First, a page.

An initiative by IIM Ahmedabad and IIM Bangalore Volunteers to Fight Covid in Rural India
Covid has affected human life in unprecedented ways regardless of class, caste, gender, etc. Rural India has half of the country’s virus case load1 but unfortunately less than 10% of the infrastructure required to drag them out of this engulfing pandemic2. However, the actual magnitude of their burden is still not being captured through these numbers. Their difficulties include but are not limited to sparsely distributed testing facilities, disease misinformation, negative public sentiment towards testing and vaccination, lost hope in the medical system, etc. With the lack of infrastructure for diagnosis and treatment, most of the families are preferring to stay at home (quarantined or not quarantined) even with severe symptoms of Covid.
The healthcare infrastructure in rural areas is broken and that has led to innumerable struggles for the frontline healthcare workers (ASHA workers, Anganwadi workers and ANMs) who spearhead most of the community health programs of the government in rural areas. Their strong network along with high involvement in women and children-related health issues has given them the status of key opinion leaders in rural areas. Thus, to fight Covid in rural areas, it is imperative to inform, equip and support these opinion leaders. Unfortunately, these workers are not adequately equipped with basic safety gear to execute their pandemic duties. For example, in one of the blocks of Barwani (Madhya Pradesh), 64 oximeters were given for 882 staff engaged in Covid duties at the frontline3. As they come from humble backgrounds themselves, the burden to pay for their own safety kits should not be placed on them. Currently, most of them use homemade masks or a dupatta to cover their nose and mouth. Sanitizers and face shields are a luxury for them. Yet, they are screening, tracing, and following up with millions of symptomatic and confirmed Covid-positive cases daily, thus risking their and their families’ lives. Various reports from the ground confirm that these workers themselves are one of the most impacted groups (in terms of both infections and deaths) in the pandemic.
Amidst this chaos, there is still hope for humanity when communities come together to extend a helping hand in their capacities. Project CHHAAV is an initiative by one such community, our community, aimed towards helping the rural population fight the pandemic. We have an ambitious target of ensuring every frontline community healthcare worker in India has a basic safety kit including a pulse oximeter, reusable masks, face shields, digital thermometers and sanitizer. Along with the kit, we are including pamphlets in the local languages containing basic information around Covid-19 and instructions on using the kit equipment in real-world situations. By doing this, we believe, we will increase the safety and effectiveness of these workers in rural areas.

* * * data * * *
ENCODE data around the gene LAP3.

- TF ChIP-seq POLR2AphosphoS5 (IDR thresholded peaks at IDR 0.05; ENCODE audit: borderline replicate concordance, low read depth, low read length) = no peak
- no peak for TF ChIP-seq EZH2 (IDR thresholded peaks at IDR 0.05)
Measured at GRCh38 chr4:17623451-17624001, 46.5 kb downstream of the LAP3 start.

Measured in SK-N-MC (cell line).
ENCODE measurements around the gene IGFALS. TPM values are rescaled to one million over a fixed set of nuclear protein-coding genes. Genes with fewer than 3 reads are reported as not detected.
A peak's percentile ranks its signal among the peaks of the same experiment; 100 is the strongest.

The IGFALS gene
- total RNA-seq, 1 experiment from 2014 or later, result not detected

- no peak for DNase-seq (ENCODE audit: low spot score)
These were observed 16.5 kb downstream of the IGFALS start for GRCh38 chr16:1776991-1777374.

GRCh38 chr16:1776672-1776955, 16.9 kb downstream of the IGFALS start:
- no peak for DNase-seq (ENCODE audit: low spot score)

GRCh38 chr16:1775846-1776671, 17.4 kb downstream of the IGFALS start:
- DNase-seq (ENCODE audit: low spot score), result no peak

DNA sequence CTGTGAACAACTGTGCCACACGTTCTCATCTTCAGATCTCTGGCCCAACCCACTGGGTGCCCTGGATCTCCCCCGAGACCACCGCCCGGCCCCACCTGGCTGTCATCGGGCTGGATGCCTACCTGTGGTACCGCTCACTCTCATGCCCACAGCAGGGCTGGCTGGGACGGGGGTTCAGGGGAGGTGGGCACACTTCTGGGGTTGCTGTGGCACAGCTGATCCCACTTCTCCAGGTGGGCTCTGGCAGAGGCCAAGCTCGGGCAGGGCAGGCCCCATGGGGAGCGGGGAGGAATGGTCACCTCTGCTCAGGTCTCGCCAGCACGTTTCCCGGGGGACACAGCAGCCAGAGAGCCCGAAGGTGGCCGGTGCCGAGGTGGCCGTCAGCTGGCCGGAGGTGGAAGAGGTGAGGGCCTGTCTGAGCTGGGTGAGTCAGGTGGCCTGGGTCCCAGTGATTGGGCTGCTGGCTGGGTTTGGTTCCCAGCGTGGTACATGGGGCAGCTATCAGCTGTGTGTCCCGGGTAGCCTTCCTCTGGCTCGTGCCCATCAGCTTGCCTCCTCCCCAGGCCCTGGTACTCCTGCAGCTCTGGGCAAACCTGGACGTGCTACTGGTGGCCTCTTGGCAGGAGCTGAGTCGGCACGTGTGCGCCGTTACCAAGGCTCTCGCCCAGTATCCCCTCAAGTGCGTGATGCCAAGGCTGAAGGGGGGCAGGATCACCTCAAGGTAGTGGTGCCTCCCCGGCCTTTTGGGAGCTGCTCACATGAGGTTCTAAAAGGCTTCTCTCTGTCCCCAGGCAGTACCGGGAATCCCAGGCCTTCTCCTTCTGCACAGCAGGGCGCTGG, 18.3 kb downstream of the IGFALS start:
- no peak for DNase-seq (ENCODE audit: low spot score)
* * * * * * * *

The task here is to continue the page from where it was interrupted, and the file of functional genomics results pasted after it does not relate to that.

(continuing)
We have partnered with RCRC (rcrc.in), a collective of 60+ prominent NGOs responding to the Covid crisis in rural India with presence across 12 states. We are receiving donations via crowdfunding platforms and partnerships with corporates. As of 31st May, Unilever has promised 28375 litres of Sanitizers. Delhivery is managing our logistics at discounted rates. We will be receiving 10000 masks from Livinguard, 11000 free IEC booklets from Intentlabs, 15000 face shields from Butterfly Edufields and monetary support of Rs 1000000 from Saleskem. We are utilizing these funds to implement our pilot in 4 districts –
- Narmada and Junagarh (Gujarat) with support from Aga Khan Rural Support Programme (AKRSP)
- Barwani (MP) with support from Transforming Rural India Foundation (TRIF)
- Nuh (Harayana) with support from Agrasar
The total strength of frontline community health workers in India is around ~2.65 Million. We are looking to reach out to the workers in the most backward districts across India’s heartland and therefore have set a target of distributing 1 Million kits to these workers who form the backbone of our rural healthcare system.
The team behind this initiative includes faculty, alumni and students at IIM Ahmedabad and IIM Bangalore. The core group of faculty members from IIM Ahmedabad involved in this effort includes Professors Rakesh Basant, Rajesh Chandwani, Pritha Dev, Ram Mohan Turaga, Ambrish Dongre, Amit Karna, Pranav Singh, Arun Sreekumar and Ankur Sarin. Volunteers actively involved in this initiative are across batches 1993, 2005, 2014, 2016, 2018, 2021 and 2022. The core team from IIM Bangalore includes Professors Manaswini Bhalla, Dalhia Mani, Prateek Raj along Ms. Sangitha Krishnamurthi, and Ms. Asha Thampy from the IIMB community.
1 News article link – COVID surveillance in rural U.P. hit by lack of kits
3 As communicated by one of the on-ground NGOs in Barwani (MP)